Safety and Clinical Outcome of Catheter Ablation of Ventricular Arrhythmias Using Contact Force Sensing: Consecutive Case Series

Astrid Hendriks, Ferdi Akca, Lara Dabiri Abkenari, M (M.) Khan, R Bhagwandien, Sing Yap, S Wijchers, T (Tamás) Szili-Torok

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Abstract

Contact Force in Ventricular Tachycardia Ablation BackgroundPoor catheter-to-myocardial contact can lead to ineffective ablation lesions and suboptimal outcome. Contact force (CF) sensing catheters in ventricular tachyarrhythmia (VT) ablations have not been studied for their long-term efficacy. PurposeThe aim of this study was to compare CF ablation to manual ablation (MAN) and remote magnetic navigation (RMN) ablation for safety and efficacy in acute and long-term outcome. MethodsA total of 239 consecutive patients who underwent VT ablation with the use of MAN, CF, or RMN catheters were included in this single-center cohort study from January 2007 until March 2014. The primary endpoints were procedural success, acute major complications, and VT recurrences at follow-up. The median follow-up period was 25 months. ResultsAcute success was achieved in 182 out of 239 procedures (76%). Acute success in manual ablation, CF ablation and RMN ablation was 71%, 71%, and 86%, respectively (P = 0.03). Major complications occurred in 3.3% and there were less major complications (P = 0.04) in the RMN group. After an initial successful procedure, 66 of 182 patients (36%) had a recurrence during follow-up. This was not significantly different between groups. Using an intention-to-treat analysis, 124 patients (52%) had a recurrence. The recurrence rate was lowest in the RMN group. ConclusionThe use of CF sensing catheters did not improve procedural outcome or safety profile in comparison to non-CF sensing ablation in this observational study of ventricular arrhythmia ablations.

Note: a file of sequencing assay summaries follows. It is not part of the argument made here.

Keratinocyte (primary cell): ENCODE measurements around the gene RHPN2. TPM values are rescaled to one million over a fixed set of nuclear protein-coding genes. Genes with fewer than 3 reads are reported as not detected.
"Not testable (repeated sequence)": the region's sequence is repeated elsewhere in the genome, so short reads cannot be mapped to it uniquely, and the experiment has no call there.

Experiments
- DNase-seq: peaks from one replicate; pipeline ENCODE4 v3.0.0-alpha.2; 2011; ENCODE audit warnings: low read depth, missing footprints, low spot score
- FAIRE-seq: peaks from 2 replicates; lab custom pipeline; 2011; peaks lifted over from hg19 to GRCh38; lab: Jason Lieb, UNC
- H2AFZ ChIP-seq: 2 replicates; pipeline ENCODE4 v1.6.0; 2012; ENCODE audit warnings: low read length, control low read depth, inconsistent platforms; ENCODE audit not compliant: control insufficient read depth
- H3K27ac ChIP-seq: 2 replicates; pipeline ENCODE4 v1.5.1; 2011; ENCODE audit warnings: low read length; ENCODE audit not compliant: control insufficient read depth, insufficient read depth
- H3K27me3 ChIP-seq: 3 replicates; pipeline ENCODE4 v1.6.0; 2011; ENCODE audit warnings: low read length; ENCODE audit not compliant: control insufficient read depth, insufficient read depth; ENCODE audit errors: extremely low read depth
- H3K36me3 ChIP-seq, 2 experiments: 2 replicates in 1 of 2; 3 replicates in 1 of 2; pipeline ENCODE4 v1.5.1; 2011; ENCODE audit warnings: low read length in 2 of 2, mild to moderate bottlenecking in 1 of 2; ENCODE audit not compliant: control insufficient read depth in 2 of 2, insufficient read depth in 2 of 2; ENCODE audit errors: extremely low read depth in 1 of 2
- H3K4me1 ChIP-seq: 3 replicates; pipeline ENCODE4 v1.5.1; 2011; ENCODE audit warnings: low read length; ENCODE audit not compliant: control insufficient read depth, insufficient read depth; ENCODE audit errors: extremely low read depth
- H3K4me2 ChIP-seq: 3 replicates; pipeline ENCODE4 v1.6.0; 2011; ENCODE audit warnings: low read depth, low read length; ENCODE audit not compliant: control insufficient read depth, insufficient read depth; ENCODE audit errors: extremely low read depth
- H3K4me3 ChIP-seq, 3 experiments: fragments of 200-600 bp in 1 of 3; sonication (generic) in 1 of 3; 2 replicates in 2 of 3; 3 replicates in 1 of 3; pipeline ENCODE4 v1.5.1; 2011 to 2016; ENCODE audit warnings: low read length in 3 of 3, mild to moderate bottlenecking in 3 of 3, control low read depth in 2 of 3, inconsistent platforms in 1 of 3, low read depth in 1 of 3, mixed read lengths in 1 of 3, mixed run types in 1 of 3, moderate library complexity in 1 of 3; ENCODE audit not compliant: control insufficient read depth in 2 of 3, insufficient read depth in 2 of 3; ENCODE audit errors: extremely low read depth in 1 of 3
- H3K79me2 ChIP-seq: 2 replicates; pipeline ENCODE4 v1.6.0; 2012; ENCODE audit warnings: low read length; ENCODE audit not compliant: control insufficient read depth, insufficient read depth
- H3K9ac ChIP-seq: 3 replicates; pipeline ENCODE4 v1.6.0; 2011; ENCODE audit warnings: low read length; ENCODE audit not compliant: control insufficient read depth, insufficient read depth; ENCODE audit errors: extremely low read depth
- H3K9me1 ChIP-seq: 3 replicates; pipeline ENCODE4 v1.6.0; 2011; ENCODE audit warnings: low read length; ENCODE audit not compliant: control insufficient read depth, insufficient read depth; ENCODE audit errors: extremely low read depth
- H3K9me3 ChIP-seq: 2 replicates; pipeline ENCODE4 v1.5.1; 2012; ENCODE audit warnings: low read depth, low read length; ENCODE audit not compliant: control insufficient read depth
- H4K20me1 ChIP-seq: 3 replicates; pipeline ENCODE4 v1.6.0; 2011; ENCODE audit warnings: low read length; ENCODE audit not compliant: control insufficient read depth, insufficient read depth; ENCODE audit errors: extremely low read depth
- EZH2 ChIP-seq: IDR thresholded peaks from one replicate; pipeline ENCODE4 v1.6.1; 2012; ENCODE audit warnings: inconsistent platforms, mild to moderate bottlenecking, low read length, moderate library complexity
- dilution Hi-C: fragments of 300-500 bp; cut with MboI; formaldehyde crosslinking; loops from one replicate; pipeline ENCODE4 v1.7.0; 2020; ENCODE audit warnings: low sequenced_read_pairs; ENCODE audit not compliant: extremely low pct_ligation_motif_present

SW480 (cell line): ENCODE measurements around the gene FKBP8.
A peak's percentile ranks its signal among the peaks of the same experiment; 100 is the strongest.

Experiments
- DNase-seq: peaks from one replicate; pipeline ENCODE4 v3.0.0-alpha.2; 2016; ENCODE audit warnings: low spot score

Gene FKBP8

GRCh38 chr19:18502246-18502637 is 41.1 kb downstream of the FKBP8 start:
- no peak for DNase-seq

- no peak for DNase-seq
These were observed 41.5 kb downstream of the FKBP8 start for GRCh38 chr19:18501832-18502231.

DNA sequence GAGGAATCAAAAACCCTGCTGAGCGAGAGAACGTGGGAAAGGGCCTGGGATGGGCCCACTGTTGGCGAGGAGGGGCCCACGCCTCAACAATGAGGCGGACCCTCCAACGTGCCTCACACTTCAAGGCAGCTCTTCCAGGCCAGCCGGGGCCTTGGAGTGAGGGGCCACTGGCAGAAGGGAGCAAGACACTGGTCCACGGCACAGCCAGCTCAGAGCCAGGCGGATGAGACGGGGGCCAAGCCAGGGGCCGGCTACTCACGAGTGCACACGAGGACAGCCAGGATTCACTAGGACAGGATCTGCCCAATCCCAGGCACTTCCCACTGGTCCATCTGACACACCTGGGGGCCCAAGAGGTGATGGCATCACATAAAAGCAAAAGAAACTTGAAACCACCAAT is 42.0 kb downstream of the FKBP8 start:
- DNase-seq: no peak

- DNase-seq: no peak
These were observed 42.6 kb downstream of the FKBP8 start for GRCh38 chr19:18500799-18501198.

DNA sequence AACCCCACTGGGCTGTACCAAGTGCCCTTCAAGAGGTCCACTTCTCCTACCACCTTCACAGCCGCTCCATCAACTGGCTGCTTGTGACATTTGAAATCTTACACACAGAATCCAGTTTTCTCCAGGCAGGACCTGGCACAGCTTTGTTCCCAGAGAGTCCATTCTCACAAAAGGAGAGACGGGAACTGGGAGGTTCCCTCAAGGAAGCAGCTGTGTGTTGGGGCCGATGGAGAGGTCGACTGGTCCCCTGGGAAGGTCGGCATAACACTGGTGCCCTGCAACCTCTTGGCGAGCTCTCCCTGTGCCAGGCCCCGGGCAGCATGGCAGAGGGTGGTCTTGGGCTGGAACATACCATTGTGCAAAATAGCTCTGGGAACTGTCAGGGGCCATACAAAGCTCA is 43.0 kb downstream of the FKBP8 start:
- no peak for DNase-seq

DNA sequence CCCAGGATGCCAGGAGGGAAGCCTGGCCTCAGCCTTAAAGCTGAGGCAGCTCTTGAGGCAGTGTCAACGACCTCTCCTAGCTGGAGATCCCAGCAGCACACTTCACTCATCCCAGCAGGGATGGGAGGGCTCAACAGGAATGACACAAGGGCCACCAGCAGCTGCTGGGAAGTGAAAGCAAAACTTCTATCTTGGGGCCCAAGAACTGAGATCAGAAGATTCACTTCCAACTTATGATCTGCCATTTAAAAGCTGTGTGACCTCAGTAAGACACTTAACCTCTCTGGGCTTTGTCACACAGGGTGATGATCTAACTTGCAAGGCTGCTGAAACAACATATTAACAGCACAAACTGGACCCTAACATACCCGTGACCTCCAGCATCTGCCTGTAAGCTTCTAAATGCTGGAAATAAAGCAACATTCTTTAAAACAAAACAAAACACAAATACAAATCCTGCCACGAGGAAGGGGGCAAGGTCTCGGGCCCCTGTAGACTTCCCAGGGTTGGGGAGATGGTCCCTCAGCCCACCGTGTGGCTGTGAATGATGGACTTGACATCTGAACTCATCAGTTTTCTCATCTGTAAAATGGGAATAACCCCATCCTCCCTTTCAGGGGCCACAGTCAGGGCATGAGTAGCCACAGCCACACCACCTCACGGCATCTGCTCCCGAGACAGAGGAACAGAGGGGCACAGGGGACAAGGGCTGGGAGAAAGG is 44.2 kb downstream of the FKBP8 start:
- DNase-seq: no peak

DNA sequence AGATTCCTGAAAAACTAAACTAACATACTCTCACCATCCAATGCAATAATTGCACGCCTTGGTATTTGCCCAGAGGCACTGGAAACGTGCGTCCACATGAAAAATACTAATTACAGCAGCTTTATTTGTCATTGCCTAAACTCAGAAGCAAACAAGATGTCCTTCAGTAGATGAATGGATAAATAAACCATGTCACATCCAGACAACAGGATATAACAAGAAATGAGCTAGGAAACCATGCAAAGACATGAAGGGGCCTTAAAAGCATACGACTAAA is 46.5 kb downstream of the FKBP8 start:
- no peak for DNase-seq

Original languageUndefined/Unknown
Pages (from-to)1224-1229
Number of pages6
JournalJournal of Cardiovascular Electrophysiology
Volume26
Issue number11
DOIs
Publication statusPublished - 2015

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